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愛という光 means "The light which is called Love", but why is と used? Why does 見る mean "to see" but と見る means something like "it was judged to be"?

What function is と serving?

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と is frequently used as a "quoting" particle, for thoughts or for speech.

〜と思います is "I think that〜", with the thought being "quoted" coming in the 〜. Similarly, you can have 〜と考えます (I think that 〜), 〜と信じます (I believe that 〜), and similar examples.

Likewise, と言う used with the kanji means "I (will) say that〜".

However, という used without the kanji tends to indicate that the と言う from which it is derived is acting grammatically, and is thus often better translated as "that is" in these circumstances. But "that is called" is usually fine at getting the essence of the meaning across, if a bit unnatural. There are a tonne of more complex grammatical constructions which use という (e.g. ということ, というと, というもの, というわけ etc.), so be careful as to what proceeds and follows という in general.

Extending the above examples in the same way, 〜と見る is more along the lines of "see that〜" or "regard as〜" -- it's a somewhat more abstract sense of "seeing", e.g. understanding a thought, hence you mark it with the quoting particle と.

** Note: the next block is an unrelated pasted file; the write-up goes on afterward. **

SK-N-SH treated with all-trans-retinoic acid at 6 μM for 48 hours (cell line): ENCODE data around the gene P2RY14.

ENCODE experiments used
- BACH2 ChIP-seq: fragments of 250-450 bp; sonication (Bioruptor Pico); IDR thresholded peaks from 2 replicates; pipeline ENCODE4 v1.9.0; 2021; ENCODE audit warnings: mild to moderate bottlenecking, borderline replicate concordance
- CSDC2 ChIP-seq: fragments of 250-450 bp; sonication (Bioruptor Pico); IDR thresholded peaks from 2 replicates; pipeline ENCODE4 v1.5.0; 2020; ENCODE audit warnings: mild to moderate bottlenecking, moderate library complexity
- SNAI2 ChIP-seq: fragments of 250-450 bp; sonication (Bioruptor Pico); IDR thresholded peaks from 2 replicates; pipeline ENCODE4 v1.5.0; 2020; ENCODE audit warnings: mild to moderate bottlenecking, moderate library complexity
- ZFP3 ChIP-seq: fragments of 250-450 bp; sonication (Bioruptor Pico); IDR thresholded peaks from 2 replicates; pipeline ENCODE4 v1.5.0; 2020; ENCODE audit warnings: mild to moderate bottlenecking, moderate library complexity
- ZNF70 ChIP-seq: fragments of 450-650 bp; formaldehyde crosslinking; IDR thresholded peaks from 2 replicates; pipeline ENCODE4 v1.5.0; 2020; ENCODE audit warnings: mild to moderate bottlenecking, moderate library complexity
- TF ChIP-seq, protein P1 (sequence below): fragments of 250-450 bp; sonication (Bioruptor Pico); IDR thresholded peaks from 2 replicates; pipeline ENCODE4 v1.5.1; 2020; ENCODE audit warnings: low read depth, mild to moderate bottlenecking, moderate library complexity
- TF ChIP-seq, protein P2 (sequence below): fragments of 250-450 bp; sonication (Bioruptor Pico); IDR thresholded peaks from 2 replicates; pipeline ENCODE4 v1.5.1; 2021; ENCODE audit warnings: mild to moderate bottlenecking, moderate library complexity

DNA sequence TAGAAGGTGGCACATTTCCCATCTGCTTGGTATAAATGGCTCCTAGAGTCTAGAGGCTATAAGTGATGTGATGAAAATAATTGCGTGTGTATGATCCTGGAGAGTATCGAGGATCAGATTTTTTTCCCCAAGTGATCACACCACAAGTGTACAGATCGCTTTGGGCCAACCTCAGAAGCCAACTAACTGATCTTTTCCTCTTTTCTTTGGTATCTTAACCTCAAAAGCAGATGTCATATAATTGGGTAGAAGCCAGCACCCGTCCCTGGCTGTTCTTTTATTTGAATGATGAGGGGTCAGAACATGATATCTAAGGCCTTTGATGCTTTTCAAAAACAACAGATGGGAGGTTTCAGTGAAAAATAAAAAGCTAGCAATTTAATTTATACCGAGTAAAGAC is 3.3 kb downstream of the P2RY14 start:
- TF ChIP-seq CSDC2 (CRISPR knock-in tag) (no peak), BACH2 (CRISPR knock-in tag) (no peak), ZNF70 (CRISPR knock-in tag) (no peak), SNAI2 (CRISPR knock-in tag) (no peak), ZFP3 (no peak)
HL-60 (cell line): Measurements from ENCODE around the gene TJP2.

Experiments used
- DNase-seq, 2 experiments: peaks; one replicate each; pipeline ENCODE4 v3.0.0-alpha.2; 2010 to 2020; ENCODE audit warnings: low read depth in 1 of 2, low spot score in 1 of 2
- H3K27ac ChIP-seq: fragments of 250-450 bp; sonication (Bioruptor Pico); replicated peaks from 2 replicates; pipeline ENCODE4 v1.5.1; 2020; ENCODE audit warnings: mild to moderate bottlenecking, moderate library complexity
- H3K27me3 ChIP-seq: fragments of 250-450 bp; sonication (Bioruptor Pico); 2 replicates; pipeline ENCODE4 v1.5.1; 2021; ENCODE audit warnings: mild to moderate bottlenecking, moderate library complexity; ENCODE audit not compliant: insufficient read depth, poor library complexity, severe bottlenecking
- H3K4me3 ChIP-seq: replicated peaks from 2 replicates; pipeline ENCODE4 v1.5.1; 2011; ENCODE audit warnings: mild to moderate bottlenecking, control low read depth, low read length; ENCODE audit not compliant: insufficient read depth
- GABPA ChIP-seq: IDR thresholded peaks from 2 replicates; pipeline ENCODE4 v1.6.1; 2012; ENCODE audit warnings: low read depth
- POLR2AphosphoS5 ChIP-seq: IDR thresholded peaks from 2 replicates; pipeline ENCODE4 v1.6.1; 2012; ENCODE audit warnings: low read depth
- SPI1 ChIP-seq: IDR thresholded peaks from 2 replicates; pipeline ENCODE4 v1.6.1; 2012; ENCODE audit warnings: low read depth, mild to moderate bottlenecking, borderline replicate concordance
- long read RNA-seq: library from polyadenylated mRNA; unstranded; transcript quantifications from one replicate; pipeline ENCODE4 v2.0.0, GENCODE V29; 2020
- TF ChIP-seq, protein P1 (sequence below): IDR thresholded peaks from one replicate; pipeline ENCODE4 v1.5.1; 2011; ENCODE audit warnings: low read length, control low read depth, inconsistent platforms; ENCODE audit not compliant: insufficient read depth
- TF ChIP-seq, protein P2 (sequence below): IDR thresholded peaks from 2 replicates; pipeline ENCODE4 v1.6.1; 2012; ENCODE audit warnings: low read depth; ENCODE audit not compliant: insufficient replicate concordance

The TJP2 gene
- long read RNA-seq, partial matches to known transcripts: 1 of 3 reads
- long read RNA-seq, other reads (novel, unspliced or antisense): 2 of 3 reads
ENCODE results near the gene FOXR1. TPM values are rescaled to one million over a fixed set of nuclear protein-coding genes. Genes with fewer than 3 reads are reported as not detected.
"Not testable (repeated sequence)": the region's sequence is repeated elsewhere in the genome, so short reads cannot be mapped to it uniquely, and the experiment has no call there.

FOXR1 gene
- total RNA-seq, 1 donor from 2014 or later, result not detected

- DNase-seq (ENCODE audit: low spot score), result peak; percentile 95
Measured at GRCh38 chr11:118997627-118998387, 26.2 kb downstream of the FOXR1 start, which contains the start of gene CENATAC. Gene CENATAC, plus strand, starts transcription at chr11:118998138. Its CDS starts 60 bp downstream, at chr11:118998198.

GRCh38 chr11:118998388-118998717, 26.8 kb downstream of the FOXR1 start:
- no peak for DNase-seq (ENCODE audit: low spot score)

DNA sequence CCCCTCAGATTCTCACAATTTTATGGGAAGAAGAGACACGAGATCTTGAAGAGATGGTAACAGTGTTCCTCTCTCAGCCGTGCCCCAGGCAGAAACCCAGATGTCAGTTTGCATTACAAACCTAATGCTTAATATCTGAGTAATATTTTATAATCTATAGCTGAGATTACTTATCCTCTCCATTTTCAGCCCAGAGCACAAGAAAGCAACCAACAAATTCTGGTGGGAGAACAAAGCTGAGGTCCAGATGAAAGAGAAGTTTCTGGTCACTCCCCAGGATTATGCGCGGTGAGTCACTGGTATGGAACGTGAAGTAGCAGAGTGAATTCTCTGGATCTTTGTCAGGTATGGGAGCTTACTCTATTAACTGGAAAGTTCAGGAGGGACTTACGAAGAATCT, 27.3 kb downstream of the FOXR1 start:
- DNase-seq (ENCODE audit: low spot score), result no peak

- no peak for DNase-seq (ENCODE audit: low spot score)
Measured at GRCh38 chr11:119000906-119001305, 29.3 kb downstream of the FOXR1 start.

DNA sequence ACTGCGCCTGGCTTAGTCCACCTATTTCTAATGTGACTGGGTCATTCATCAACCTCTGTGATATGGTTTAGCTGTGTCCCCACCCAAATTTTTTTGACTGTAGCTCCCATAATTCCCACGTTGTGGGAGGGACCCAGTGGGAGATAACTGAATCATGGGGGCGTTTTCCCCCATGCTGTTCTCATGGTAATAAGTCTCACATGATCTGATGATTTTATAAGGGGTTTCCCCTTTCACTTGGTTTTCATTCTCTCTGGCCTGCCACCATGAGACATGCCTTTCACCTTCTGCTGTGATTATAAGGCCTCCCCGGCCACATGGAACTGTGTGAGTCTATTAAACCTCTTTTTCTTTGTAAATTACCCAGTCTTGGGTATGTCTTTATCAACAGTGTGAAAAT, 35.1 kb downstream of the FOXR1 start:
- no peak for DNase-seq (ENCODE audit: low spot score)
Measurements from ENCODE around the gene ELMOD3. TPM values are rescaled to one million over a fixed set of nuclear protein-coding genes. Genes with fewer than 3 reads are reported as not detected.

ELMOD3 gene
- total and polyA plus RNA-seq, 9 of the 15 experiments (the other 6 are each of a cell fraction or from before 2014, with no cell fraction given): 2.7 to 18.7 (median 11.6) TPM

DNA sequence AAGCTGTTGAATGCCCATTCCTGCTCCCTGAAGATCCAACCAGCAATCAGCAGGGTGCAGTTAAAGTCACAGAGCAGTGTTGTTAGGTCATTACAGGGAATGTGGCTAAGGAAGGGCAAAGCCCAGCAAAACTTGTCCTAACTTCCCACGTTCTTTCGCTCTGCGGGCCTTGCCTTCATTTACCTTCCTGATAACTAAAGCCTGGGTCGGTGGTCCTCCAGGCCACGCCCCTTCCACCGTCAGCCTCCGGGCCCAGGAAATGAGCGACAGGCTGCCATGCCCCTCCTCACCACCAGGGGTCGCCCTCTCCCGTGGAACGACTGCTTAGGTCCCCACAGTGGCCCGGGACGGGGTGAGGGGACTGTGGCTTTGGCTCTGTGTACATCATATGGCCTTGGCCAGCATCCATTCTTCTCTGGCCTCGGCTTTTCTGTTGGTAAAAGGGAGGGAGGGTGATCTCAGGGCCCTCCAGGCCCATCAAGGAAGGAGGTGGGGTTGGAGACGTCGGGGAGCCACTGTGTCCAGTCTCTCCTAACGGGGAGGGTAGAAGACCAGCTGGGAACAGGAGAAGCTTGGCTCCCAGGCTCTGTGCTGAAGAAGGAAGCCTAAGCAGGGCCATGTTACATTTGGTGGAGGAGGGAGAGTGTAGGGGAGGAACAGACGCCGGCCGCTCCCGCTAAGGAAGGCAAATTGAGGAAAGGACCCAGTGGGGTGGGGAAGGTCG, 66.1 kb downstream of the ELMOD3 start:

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This と simply marks quoted speech like the speech marks "" in English. The difference is that in English we only ever use "" for direct quotes e.g.

He said "I'm going to Japan".

but we don't use "" for indirect quotes e.g.

He said he was going to Japan.

However, in Japanese と would be required for both of these.

彼は「日本に行く」と言った。
彼は日本に行くと言った。

と思う works pretty much the same way. With と見る, と also marks what someone thought, but it might seem a little more abstract because we don't tend to use it with direct quotes in English.

He judged that the coffee was disgusting.
"This coffee is disgusting" he judged. -- this one seems a bit weird to me.

Finally, the と in 愛という光 is grammatically the same as above. You could break it down as "The light which people say is love", and と would mark the indirect quote "this is love". But, this is a really unnatural and awkward thing to do. Because という appears so often like this I just tend to think of it as a single unit with the meaning "which is called". XというY = "Y which is X", "Y which is called X" or even just "YX".

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